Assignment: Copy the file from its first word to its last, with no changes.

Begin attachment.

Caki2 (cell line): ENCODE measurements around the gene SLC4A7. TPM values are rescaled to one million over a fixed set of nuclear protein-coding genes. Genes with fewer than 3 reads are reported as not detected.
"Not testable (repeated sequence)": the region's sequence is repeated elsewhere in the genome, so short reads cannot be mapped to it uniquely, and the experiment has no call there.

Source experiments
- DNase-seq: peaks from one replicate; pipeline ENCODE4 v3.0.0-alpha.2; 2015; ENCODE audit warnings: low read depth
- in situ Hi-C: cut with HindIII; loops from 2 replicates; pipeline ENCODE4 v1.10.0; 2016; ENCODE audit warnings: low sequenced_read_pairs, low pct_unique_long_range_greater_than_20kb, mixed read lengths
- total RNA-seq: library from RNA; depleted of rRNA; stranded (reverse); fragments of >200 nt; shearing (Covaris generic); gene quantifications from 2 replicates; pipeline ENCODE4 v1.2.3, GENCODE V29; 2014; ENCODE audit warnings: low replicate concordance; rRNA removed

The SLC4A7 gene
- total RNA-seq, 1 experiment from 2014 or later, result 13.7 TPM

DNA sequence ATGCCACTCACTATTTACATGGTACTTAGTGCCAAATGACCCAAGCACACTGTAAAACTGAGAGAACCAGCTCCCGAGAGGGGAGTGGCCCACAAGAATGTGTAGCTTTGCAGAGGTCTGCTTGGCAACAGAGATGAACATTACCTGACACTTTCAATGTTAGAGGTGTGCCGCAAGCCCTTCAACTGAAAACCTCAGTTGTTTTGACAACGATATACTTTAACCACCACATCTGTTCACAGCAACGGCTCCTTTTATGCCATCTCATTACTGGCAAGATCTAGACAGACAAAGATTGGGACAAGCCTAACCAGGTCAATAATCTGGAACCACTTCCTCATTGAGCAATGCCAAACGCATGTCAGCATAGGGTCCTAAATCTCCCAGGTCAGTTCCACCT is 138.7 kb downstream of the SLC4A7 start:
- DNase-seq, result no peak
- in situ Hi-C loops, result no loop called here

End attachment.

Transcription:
Caki2 (cell line): ENCODE measurements around the gene SLC4A7. TPM values are rescaled to one million over a fixed set of nuclear protein-coding genes. Genes with fewer than 3 reads are reported as not detected.
"Not testable (repeated sequence)": the region's sequence is repeated elsewhere in the genome, so short reads cannot be mapped to it uniquely, and the experiment has no call there.

Source experiments
- DNase-seq: peaks from one replicate; pipeline ENCODE4 v3.0.0-alpha.2; 2015; ENCODE audit warnings: low read depth
- in situ Hi-C: cut with HindIII; loops from 2 replicates; pipeline ENCODE4 v1.10.0; 2016; ENCODE audit warnings: low sequenced_read_pairs, low pct_unique_long_range_greater_than_20kb, mixed read lengths
- total RNA-seq: library from RNA; depleted of rRNA; stranded (reverse); fragments of >200 nt; shearing (Covaris generic); gene quantifications from 2 replicates; pipeline ENCODE4 v1.2.3, GENCODE V29; 2014; ENCODE audit warnings: low replicate concordance; rRNA removed

The SLC4A7 gene
- total RNA-seq, 1 experiment from 2014 or later, result 13.7 TPM

DNA sequence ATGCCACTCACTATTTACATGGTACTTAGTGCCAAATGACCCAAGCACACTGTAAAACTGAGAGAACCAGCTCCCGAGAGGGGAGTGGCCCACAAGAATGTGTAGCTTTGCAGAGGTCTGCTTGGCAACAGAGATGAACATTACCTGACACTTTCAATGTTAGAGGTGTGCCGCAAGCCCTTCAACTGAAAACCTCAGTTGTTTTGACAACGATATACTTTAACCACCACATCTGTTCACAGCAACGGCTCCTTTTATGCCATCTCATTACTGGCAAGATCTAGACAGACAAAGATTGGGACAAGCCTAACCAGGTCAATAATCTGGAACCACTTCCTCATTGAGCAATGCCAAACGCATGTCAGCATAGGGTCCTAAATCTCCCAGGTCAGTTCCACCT is 138.7 kb downstream of the SLC4A7 start:
- DNase-seq, result no peak
- in situ Hi-C loops, result no loop called here